Jun 19, 2013

Nine Hour Crusty White Bread | The Saturday White Bread

Nine Hour Crusty White Bread | The Saturday White Bread

After taking three days to make the pure levain bread and having so much success with it, I decided to try another recipe from the book. The result? This crusty 1 1/2 pound boule is amazing. The crust is super flakey with multiple layers of crispiness.

Nine Hour Crusty White Bread | The Saturday White Bread

The crumb is super moist and airy, and on the first or second day, is best eaten buttered or plain to really appreciate it. So good.  After that, if you still have some left, it makes fabulous toast or grilled cheese.

Nine Hour Crusty White Bread | The Saturday White Bread

This recipe makes 2 one and a half pound loaves. I haven't tried doing this, but I'm pretty sure you could cut the ingredients in half to make one loaf.

Unless you want to stay up late, get started by about noon. If you want this bread by dinner, get started around 9 a.m.

Nine Hour Crusty White Bread | The Saturday White Bread

Adapted from Flour Water Salt Yeast: The Fundamentals of Artisan Bread and Pizza.The book is worth buying. All of the steps are thoroughly illustrated and the results for the two formulas I have tried so far have been amazing.

Equipment recommended:

  1. A large food grade bucket with the measurements on the outside. 
  2. Large rubberband or tape to mark where the dough started.
  3. A kitchen scale. Essential.
  4. Dutch ovens for baking the bread. I used this Combo cooker and a 4 quart cast iron Dutch oven and I baked both loaves at the same time. 
  5. Bannetons or proofing baskets that are about 9 inches across. 
  6. Parchment paper.


1000 grams unbleached all purpose flour
720 grams of filtered water heated to 90 degrees F
21 g fine sea salt or table salt
4 g instant yeast


  1. Combine the flour and water in a large dough rising bucket. Ken Forkish recommends a 12 quart bucket. I used an 8 quart bucket, but the smaller circumference makes it difficult to do the folding that is required later. A large wide bowl is also good if you are a good judge as to when your dough has tripled in size.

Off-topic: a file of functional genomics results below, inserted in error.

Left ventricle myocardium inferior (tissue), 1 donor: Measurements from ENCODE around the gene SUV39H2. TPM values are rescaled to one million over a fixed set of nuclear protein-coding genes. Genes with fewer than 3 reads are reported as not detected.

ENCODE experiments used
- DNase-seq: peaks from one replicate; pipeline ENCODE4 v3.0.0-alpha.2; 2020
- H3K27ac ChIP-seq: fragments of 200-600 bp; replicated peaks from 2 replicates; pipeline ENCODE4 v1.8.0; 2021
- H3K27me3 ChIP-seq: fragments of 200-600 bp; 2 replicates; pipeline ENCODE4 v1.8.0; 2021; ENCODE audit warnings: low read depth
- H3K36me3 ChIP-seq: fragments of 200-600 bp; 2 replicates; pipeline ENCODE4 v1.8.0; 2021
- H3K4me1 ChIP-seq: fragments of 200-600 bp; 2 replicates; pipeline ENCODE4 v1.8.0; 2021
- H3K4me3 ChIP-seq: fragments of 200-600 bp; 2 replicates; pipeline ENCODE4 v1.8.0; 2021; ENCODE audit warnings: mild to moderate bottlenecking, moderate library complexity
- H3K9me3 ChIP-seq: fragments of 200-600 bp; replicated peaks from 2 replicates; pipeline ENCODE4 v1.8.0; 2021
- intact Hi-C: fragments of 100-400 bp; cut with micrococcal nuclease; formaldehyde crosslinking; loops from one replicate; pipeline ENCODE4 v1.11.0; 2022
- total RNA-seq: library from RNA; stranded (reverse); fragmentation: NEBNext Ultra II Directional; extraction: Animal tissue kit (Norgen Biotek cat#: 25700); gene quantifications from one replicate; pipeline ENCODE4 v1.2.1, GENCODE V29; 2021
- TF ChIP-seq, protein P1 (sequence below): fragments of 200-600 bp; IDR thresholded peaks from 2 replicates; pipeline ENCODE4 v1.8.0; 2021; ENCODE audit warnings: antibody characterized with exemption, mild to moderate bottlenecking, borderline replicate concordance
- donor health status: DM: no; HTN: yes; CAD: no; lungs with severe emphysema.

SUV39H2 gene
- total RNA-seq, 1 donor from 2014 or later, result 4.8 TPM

2. Mix the flour and water with your hands until the water and flour are incorporated. Cover and let it rest for 30 minutes to let the flour absorb the water. 
  3. Scatter the salt and yeast over the top of the dough and mix with your wet hands by alternatively stretching it and pinching it to fully incorporate the yeast and salt. This should take about five minutes. Cover with plastic wrap.
  4. After ten minutes of rest, fold the dough by picking up each "side," stretching it, and folding it over the middle. Re-cover. Fold the dough again after an hour. 
  5. Let the dough rise for about five hours, until tripled.
  6. Generously flour 2 proofing baskets. You can also use a mixing bowl lined with a lint free kitchen towel that has been sprayed with oil and heavily floured. 
  7. With a wet dough scraper or wet hands, loosen the dough from the sides of the bucket and gently turn it out onto a lightly floured surface. Cut the dough into two even pieces. 
  8. Shape the dough into boules, creating a taute skin over the top. Place the shaped dough into each basket, seam side down. 
  9. Spray the top of the dough with spray oil, and cover with plastic wrap.